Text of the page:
TRACEY GOLD YOU GUYS

So you know how it goes, right? A big Widda Fortune-sized wedge is driven further and further between Beth and Nick as the former adapts to "the ways" and the latter does not. As the year goes on and the mysterious "Harvest Home" ceremony approaches, we begin to wonder: is this a Babiez4Satan thing, or Babiez4Corn thing? Because somehow, it's always about women making babiez for some reason, ain't it?

It is! But I'm not going to tell you everything because this shit was four hours long and because if you like classic they don't make 'em like that anymore made-for-TV horror movies (aka "being a person with awesome taste"), then you should just watch it. I mean, it's right there on YouTube. Bette fucking Davis! A reasonably restrained Bette fucking Davis, even, who doesn't simply bleat-shriek all her lines like she did throughout much of the 1960s.

After you're done watching The Dark Secret of Harvest Home, you can help me settle the argument I've been having with myself since I saw it: is this feminist, or anti-feminist? There's certainly a slight whiff of Neil LaBute's Wicker Man in here as a matriarchal society proves ball-crushingly bad for the menfolk. Then again, there's also a slight whiff of The Stepford Wives in here as Nick frequently asks Beth if she wants to give up her autonomy and life goals to join in "the old ways." I need the Widda Fortune to shush away my social justice anxiety attack!


Jan 7, 2015

This is the best thing.

YouTube user gigerbrick has done gone and made a trailer for the trashtastic 1977 film The Car (honk, honkhonkhoonnnnnnnk) using in-game PS4 footage from Grand Theft Auto 5. I bow before the perfection!


Oct 9, 2014

SHOCKtober: DAY OF THE DEAD


Dr. Tongue brings you...

Day of the Dead (1985)


Now that is a title screen: zombie front and center. Liberal amounts of grossness. Solid, weighty logo. All of it combining to let you know that George Romero ain't fucking around here. All of it as the climax of a fantastic opening sequence, one that well introduces some of our cast of caricatures (come on, you know they are) and shows just how screwed and desolate the world has become in the wake of the zombie apocalypse.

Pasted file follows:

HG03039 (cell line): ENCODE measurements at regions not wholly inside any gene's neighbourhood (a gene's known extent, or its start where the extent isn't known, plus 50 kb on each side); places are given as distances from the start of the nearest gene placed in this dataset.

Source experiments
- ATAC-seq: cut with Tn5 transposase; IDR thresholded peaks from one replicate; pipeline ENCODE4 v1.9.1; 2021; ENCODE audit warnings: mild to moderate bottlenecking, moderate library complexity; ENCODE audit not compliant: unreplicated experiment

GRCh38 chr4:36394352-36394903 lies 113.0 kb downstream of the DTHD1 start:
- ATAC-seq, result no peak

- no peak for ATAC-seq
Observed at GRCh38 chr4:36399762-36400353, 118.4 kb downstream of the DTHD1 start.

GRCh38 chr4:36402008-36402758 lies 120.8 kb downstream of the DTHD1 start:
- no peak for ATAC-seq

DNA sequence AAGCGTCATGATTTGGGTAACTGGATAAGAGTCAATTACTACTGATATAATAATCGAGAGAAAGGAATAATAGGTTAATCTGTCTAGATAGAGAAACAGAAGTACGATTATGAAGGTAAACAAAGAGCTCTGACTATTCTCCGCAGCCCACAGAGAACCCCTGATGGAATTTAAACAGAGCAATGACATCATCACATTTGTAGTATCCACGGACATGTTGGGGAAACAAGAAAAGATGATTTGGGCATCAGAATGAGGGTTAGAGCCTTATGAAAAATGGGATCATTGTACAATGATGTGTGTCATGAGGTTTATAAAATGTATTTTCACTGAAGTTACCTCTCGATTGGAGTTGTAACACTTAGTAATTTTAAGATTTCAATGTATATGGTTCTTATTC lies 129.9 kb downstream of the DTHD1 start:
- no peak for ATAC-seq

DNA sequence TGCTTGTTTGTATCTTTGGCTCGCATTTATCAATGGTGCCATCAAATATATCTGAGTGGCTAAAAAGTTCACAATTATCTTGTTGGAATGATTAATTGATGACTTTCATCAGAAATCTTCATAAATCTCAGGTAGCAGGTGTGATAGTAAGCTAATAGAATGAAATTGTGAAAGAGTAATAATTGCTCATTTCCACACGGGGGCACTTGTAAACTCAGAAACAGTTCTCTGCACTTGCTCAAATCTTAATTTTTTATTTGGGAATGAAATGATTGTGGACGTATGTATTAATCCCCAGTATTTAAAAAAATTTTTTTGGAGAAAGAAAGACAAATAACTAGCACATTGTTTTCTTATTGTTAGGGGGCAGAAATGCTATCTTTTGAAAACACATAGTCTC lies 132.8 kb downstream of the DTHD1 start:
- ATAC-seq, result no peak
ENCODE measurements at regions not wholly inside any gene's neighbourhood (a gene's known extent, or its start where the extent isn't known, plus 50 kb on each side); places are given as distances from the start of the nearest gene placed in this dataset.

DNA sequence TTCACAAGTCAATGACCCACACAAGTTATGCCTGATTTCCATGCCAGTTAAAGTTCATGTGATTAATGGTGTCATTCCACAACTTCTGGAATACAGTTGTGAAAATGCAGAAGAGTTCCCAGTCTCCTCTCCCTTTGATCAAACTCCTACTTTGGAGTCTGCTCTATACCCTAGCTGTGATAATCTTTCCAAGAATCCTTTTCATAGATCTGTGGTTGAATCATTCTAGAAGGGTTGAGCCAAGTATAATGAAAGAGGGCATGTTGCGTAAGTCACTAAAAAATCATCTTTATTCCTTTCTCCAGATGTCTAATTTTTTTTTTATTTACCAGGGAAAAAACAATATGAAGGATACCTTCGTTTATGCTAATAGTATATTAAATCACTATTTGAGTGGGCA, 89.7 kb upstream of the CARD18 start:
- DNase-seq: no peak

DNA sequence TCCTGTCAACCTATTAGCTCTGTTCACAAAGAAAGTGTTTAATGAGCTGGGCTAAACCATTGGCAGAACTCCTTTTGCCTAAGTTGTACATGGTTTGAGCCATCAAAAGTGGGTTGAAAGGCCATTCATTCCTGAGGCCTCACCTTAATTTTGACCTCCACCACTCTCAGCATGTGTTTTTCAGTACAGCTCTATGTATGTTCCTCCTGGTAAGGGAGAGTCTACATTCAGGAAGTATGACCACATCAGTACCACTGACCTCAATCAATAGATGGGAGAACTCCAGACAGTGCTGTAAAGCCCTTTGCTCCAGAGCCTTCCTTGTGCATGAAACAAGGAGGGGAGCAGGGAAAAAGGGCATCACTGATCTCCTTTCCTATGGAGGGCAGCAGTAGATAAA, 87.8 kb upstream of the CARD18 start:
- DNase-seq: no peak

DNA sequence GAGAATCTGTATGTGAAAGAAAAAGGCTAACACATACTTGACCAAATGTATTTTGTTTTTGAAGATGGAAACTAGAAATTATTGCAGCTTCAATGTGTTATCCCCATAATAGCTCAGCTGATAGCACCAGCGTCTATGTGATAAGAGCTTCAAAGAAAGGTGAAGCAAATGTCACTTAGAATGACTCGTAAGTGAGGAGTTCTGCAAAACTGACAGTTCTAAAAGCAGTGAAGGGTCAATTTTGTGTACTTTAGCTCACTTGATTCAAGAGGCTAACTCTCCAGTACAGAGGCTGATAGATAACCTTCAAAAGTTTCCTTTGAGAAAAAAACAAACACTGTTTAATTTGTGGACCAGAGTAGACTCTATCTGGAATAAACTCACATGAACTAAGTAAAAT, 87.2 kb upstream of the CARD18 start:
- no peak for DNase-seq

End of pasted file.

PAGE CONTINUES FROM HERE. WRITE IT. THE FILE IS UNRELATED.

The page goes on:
The font and the soundtrack cry zombie action movie and my heart cries yes!


THE TUNNEL (2011)

"Like the last piece of cereal at the bottom of the bowl, soggy and pale and swollen with milk."

Last night I watched the Australian found footage film The Tunnel, and at some hour long after that I woke up from my sleep, found my notebook, and wrote that sentence. Somehow I thought it perfectly encapsulated...something about the movie and it would be a great opening for this review. At this point I'm hard-pressed to tell you what the hell it means, exactly, and to be honest there's a slightly pornographic quality to it that is making me uncomfortable. But hey, I have to open this review somehow and if it was a great idea last night then I'm just going to go with it.


To help solve a water shortage crisis, local government announces plans to build a water recycling system in disused tunnels below Sydney. Press conferences are held, promises are made...and then nothing. Without a word or a reason why, the project is dropped.

Investigative reporter Natasha Warner (Bel DeliĆ”) finds this curious, but even curiouser when she comes across a YouTube video of some taggers running afoul of something in the darkness of those same tunnels. There have also been rumors of some of the underground homeless population going missing. Is the canceling of the recycling plant related? What's a-lurking in the damp down below the streets of the city? Warner attempts to get some answers, but government officials are mum. She assembles a crew of veteran news-types and decides to get to the bottom of things, so you know what that means: it's P.O.V. horrorin' time!

The crew sneaks into the tunnels and sure enough, they also run afoul of something in the darkness. The Tunnel presents itself as a documentary comprising footage before and during the events, but it's the talking heads reflecting on those same events that eliminate much of the tension of the proceedings as we know by and large who's going to live and who won't. Yes yes, the devil is in the details and the journey is the destination and all that, but ultimately I was just waiting to see how so-and-so died and I knew the other so-and-so was never in any mortal peril. Let's face it, most P.O.V./found footage horror follows a certain pattern; that is to say, there's a fuck ton of aimless-ish build-up and then in the last 15 minutes or so shit really happens ahhhh! The biggest problem in The Tunnel is that the format conceit eliminates the build-up. Sure, there's lots of talking and aimless-ish wandering, but for every moment of tension generated, someone then talks about it and the incline plateaus.